Multimedia Design

‘ve been in the field of multimedia/interactive-design/new media — whatever you want to call it — since Apple came out with the Apple ][+ in the early 1980’s. In that time I’ve seen a lot if companies come and go, as well as quite a few computer companies, operating systems, and brands of development software. I wrote a paper on it while I was in graduate school in 2005, it's called “New Media Software Tools for Personal Computers: A History, An Arc, A Lament, Some Prophecy,” and is hereDownload document if you‘re interested on my take on the development of that industry.

I have an online resumé here, which is written in a “functional” style, based on Dick Bolles‘ excellent book “What Color Is Your Parachute” — the best book ever written on job hunting. It’s not a report of where and when and for how long I was at a particular company, that‘s in my work history section, but a description of the skills I‘ve acquired over my career as a multimedia designer and producer, and evidence of those skills. And since it’s easy to get bogged down with details in a work history, I’ve put up a separate section on the details of the companies I’ve worked with.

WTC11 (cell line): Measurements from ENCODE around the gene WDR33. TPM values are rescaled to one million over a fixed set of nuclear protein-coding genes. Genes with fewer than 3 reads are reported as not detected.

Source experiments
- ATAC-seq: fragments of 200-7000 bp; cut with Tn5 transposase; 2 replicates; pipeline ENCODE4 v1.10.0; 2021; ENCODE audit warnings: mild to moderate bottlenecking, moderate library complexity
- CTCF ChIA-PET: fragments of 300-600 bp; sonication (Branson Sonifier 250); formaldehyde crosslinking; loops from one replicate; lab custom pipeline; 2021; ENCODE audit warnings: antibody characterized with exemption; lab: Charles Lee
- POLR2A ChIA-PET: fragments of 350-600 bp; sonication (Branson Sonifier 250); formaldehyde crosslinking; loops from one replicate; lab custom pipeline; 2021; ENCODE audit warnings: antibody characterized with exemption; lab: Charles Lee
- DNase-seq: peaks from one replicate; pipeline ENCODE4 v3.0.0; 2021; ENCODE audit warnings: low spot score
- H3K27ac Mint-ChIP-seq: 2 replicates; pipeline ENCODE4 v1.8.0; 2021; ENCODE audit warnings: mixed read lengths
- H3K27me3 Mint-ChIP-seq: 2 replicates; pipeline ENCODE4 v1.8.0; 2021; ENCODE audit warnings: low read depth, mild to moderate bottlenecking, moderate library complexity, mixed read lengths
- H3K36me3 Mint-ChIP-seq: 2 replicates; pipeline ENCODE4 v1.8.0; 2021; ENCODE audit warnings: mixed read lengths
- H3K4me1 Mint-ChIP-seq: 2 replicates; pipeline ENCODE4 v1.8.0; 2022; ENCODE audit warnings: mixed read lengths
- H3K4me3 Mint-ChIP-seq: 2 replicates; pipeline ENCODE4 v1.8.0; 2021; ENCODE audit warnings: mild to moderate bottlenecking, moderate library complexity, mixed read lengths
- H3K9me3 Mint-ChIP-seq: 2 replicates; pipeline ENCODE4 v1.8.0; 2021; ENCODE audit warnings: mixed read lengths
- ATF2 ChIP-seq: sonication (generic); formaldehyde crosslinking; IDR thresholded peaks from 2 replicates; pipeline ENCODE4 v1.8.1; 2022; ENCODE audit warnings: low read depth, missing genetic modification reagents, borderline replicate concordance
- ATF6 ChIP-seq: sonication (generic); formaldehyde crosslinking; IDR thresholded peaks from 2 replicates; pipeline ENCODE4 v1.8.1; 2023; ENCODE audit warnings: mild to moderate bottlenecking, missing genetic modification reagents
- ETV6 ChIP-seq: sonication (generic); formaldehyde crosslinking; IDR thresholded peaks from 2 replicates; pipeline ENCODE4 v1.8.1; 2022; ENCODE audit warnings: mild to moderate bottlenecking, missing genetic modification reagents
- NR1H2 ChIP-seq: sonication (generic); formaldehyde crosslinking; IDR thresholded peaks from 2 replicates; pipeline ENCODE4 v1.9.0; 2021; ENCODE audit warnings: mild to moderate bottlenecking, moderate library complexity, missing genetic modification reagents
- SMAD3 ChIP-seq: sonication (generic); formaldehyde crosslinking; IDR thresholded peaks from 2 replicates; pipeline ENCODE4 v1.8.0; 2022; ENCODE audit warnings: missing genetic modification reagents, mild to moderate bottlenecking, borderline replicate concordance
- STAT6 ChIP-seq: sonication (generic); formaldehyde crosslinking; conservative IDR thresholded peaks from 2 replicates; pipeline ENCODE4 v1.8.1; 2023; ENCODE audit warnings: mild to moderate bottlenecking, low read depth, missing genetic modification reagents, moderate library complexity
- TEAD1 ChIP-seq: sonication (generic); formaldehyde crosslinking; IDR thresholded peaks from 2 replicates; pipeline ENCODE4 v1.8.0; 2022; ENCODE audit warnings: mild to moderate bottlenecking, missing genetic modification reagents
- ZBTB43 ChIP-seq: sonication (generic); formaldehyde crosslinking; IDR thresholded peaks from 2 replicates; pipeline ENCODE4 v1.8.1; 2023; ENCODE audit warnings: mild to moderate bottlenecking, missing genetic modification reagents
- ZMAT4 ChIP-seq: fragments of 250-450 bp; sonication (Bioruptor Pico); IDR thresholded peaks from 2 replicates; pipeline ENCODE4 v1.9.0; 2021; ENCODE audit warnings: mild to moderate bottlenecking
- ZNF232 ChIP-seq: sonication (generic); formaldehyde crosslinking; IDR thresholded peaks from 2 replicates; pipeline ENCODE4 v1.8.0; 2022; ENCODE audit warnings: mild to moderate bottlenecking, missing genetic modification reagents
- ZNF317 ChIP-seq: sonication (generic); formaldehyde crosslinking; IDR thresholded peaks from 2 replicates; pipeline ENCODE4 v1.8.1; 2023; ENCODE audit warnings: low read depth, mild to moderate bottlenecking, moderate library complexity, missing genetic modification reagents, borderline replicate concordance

There is also a portfolio section here. While my work in this field spans more than 20 years, the first 10 years was developed with proprietary tools on computers that did not lend themselves to being screen-captured, so I have no examples I can show from that era. My later work, developed in Macromedia (now Adobe) Director and Flash can be screen-captured and sometimes played back through a web browser. I‘m proud of the work shown here. Most of it represented the state-of-the-art at the time they were created. The Flash and Director projects done while at Macromedia were done with the newest, and often not-quite-ready-for-prime-time beta versions of their respective products. Primus: Tales from the Punchbowl won awards for its style and innovation. The 3D Cafe got a round of applause from the software development team when we finished it. Ray Zone‘s World of 3D was the first CD ROM project that used 3D glasses (though, like many on-spec projects, it never got commercial distribution).

So, please, have a look at what I’ve been able to do…

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This page () was last updated on January 26, 2017